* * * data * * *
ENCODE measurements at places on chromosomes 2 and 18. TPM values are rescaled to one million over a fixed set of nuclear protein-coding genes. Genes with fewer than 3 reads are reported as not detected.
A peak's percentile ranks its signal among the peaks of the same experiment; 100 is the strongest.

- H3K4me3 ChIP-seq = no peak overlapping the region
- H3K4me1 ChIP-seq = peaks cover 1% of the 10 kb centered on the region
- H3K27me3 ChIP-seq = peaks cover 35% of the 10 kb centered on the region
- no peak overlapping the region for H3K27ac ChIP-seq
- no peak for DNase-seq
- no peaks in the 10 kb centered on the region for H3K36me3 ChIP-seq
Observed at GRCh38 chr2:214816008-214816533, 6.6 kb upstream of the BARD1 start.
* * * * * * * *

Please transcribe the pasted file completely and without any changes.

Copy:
ENCODE measurements at places on chromosomes 2 and 18. TPM values are rescaled to one million over a fixed set of nuclear protein-coding genes. Genes with fewer than 3 reads are reported as not detected.
A peak's percentile ranks its signal among the peaks of the same experiment; 100 is the strongest.

- H3K4me3 ChIP-seq = no peak overlapping the region
- H3K4me1 ChIP-seq = peaks cover 1% of the 10 kb centered on the region
- H3K27me3 ChIP-seq = peaks cover 35% of the 10 kb centered on the region
- no peak overlapping the region for H3K27ac ChIP-seq
- no peak for DNase-seq
- no peaks in the 10 kb centered on the region for H3K36me3 ChIP-seq
Observed at GRCh38 chr2:214816008-214816533, 6.6 kb upstream of the BARD1 start.